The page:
Days pass as the date of departure draws near. For obvious reasons, Jane is upset that he’s leaving and begs him to allow her to join him. He provides the reasoning that their cultural differences wouldn’t permit her to function within the tribe. Further interrogation reveals that Remi’s true reasoning for denying her the trip, and the reason for his coming to the city: his tribal marriage. She becomes distraught and leaves him.
The day has now come when Remi is to return. While Nyobi is filled with excitement, Thoni contains fear in her heart. Premonitions and dreams fill her mind with symbols that signal to her a less than harmonious return of her beloved. Comforting from both Nyobi and the Pastor prove ineffective, and upon the arrival of Remi, her feelings were proven true. In his return, he detests the tribalistic urges pushed by the elders and rejects the efforts of both his mother and the Pastor to reunite with his wife.
Filled deeply with sorrow, Thoni attempts to escape the village. Her destiny is to be exiled to the country of darkness -a place where she’s visited before- of where she will be free of the pain she experiences. A local woman petitions her to abandon the voyage and return to the tribe. Her efforts are to no avail, however, as Thoni disappears.
Remi remains blinded to Thoni’s love until the delivery of her letter, where she pours out her heart. This news transforms his demeanor instantaneously, as he rushes to his house in pursuit of her. To his avail, he finds nothing but Nyobi and the pastor. Nyobi unaffectionately brushes his concerns until she acknowledges the sincerity of them, which causes her to attitude to shift. Nevertheless, all parties become disheartened at the return of Thoni’s corpse to the house. Remi is left in pain and sorrow at the sight of his deceased wife as the play concludes.
2 Structure and genre
This work is an African Genre and play.
3 Themes and Concepts
Multiple themes reoccur throughout the play and factor into the plot and character development. One of the main themes that occurrs involves the pull between Nationalism and Tribalism that exists in the Post-Colonial country. We see these two varying attitudes on political life expressing themselves in how Remi and the elders in his tribe seek to address the tribe's issues. This can be seen directly in Scene three of Act three where Remi and his friend, Omange, agree that to deal with tribalism with ruthless vigour is a part of the solution. Another thematic
The nature of this work's origin is unclear, being that it was written in one of Ngugi's early years. However, it is believed that the chief of his influences for writing The Black Hermit is his personal experience of regime change following independence from a colonizer: In the early 1960s, when Ngugi was writing, the relationship between ethnicity and nationalism was clearly a vexed one.
5 Publishing history
The Black Hermit was the first play by the Kenyan author Ngũgĩ wa Thiongʼo, and the first published East African play in English. The travelling theatre of Makerere College were the first to produce the play, putting it on in honour of Ugandan independence at the Ugandan National Theatre in Kampala in November 1962. The play was published in a small edition by Makerere University Press in 1963, and republished in Heinemann's African Writers Series in 1968.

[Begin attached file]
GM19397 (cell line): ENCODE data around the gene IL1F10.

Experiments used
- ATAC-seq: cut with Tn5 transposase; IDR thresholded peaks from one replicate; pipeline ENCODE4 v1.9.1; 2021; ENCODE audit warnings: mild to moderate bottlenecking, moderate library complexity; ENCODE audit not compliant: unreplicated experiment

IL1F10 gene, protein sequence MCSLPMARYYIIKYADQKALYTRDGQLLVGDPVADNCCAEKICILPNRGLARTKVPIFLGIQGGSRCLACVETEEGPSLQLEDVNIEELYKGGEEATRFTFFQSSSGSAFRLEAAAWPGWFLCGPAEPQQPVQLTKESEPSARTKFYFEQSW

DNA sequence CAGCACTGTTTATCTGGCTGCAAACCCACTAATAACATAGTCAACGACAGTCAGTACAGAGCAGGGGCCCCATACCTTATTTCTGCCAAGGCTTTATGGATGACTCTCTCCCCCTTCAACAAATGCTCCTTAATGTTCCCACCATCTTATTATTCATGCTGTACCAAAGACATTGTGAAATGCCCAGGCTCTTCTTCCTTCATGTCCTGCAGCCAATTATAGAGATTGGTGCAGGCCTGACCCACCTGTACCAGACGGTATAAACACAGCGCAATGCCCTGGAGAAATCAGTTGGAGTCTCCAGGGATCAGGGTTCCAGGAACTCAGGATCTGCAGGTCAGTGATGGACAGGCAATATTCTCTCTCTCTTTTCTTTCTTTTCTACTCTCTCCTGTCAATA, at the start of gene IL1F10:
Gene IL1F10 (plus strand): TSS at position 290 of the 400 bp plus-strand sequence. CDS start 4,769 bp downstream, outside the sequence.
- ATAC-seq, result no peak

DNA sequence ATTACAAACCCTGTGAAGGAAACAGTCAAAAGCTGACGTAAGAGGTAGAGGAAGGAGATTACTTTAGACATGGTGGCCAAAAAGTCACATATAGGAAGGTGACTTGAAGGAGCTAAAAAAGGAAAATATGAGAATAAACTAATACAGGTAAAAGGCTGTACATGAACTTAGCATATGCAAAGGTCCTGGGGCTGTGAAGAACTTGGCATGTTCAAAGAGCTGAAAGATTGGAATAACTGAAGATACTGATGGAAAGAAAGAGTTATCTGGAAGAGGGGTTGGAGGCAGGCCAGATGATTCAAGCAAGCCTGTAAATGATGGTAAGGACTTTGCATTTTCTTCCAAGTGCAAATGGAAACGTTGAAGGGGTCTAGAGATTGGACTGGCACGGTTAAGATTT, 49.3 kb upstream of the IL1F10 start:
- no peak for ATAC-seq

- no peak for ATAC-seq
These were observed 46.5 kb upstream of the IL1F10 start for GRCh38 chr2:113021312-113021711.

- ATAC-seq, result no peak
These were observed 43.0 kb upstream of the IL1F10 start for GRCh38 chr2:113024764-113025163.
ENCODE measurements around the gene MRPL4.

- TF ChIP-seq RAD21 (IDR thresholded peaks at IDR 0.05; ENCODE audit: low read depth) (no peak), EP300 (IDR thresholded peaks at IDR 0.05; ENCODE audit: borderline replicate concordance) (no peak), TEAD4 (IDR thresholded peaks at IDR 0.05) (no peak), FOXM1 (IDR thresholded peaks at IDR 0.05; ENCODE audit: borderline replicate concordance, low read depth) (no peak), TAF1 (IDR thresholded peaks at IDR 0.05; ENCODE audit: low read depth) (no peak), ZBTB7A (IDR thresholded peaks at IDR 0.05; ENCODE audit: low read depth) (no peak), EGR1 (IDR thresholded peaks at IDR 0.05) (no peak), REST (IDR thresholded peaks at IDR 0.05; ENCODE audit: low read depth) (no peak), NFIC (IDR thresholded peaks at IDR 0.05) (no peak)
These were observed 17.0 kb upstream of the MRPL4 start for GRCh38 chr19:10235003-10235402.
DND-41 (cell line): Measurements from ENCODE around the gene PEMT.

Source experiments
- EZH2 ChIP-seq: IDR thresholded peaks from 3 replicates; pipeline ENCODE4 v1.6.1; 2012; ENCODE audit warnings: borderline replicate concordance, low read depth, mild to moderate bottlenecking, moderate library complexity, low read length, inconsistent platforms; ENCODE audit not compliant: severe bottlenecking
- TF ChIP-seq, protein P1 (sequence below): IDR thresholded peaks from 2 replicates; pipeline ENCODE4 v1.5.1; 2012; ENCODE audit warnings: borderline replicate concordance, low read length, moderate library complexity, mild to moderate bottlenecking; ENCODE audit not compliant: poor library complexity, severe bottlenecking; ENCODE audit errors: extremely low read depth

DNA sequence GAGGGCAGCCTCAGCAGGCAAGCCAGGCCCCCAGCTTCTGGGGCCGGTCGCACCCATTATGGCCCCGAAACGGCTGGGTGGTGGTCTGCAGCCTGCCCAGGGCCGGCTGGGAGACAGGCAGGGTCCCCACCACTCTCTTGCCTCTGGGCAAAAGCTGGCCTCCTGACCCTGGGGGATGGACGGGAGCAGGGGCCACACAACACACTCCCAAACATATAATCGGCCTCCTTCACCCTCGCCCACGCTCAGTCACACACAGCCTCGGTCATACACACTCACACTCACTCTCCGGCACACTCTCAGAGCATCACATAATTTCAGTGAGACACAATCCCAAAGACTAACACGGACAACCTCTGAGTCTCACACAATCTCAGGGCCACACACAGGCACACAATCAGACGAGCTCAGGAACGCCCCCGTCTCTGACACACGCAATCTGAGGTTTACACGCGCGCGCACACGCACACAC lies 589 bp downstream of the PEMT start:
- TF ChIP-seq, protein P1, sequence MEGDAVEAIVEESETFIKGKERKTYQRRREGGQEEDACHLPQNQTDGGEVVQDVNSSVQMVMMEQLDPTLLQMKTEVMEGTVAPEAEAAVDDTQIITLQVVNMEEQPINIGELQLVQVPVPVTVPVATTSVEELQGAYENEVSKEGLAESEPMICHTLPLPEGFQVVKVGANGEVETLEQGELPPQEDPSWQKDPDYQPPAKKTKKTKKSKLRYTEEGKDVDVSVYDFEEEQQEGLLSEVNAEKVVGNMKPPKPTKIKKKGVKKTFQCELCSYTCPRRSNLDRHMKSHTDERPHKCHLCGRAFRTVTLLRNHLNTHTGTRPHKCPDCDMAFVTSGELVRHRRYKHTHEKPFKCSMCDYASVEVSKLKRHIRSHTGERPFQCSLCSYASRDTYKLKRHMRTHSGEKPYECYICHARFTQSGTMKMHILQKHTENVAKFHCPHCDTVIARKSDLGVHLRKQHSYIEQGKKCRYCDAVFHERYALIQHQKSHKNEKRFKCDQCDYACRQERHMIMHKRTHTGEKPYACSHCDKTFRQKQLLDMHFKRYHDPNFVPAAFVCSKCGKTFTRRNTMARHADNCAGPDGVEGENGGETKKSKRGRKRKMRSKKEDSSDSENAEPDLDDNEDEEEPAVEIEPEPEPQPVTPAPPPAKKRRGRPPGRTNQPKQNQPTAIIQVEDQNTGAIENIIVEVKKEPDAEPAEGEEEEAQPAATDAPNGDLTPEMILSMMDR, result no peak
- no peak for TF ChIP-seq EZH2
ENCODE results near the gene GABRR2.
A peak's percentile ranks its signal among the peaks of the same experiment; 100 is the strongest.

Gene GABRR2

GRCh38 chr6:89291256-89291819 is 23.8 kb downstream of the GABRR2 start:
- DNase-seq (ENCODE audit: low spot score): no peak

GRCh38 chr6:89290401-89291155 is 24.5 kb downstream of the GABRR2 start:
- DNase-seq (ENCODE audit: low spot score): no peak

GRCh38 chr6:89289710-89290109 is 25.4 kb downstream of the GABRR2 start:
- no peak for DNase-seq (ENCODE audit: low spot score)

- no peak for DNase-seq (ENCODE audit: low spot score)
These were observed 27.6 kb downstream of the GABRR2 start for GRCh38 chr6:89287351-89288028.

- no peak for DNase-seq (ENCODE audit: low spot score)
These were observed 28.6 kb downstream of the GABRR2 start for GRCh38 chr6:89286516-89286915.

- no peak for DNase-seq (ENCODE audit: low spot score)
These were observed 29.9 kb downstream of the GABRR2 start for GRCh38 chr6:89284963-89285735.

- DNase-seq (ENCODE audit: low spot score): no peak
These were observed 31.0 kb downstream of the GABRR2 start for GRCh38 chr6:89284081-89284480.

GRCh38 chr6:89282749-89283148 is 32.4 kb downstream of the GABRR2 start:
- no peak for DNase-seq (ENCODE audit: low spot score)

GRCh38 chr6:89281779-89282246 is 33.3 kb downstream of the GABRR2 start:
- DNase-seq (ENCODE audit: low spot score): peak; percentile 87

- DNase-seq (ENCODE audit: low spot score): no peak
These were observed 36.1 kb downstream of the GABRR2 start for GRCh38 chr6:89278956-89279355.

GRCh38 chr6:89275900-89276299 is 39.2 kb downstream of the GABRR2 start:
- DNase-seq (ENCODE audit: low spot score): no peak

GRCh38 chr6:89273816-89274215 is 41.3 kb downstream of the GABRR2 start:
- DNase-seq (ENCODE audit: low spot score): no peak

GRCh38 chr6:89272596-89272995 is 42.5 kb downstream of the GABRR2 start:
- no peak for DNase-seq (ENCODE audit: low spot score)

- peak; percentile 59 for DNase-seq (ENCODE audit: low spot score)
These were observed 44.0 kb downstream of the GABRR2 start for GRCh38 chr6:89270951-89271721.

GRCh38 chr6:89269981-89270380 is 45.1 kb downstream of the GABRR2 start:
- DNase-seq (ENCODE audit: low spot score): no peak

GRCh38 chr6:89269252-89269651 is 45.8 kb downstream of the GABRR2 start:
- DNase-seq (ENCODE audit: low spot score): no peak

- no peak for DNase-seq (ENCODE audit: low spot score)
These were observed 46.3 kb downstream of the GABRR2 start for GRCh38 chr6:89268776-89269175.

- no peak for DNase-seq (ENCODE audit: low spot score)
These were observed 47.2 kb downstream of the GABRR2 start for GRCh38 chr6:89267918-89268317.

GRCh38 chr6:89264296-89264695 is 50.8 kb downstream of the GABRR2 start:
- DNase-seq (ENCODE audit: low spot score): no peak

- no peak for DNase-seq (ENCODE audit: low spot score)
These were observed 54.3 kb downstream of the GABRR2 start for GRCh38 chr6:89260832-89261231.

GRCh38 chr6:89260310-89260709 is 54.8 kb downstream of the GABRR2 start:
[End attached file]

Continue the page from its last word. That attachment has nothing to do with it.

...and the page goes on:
Ngugi originally produced this work in English. Later on, however, a change in perspective of writing in English rather than his native tongues drove him to print the work in Swahili and Giyuku. Today, the work is published in over thirty languages.
- Geoffrey Axworthy (1984). "African Theatre". In Stanley Hochman. McGraw-Hill Encyclopedia of World Drama: An International Reference Work in 5 Volumes. VNR AG. p. 27. ISBN 978-0-07-079169-5. Retrieved 17 November 2012.
- Ngũgĩ wa Thiongʼo; Reinhard Sander; Bernth Lindfors; Lynette Cintrón (2006). Ngugi wa Thiong'o Speaks: interviews with the Kenyan writer. Africa World Press. p. 1. ISBN 978-1-59221-265-1. Retrieved 17 November 2012.
- F. Abiola Irele, Biodun Jeyifo, eds. (2010). The Oxford Encyclopedia of African Thought. Oxford University Press. p. 161. ISBN 978-0-19-533473-9. Retrieved 17 November 2012.
- G. D. Killam, Alicia L. Kerfoot, eds. (2008). Student Encyclopedia of African Literature. ABC-CLIO. p. 111. ISBN 978-0-313-33580-8. Retrieved 17 November 2012.
- Wa Thiong'o, Ngugi (1968). The Black Hermit. Kampala: Makerer University Press: Kampala: Makerere University Press, 1963. Reprinted AWS 51, Nairobi, London, Ibadan: Heinemann Educational Books. p. 42.
- Wa Thiong'o, Ngugi (1968). The Black Hermit. Kampala: Makerer University Press: Kampala: Makerer University Press, 1963. Reprinted AWS 51, Nairobi, London, Ibadan. p. 42.
- Chakraborty, Amitayu (May 2014). "Nationalism, Ethnicity and Gender in Ngugi’s The Black Hermit" (PDF). The Journal of Pan African Studies. 6 (9).
- Ogude, James (1999). Ngugi’s Novels and African History: Narrating the Nation. Pluto P.
- Thomson, Gale. "Ngugi wa Thiong'o". encyclopedia.com.
- OBYERODHYAMBO, OBY (2014). "Ngũgĩ Wa Thiong’o: The Unrecognized Black Hermit". African Theatre 13: pp. 48–52.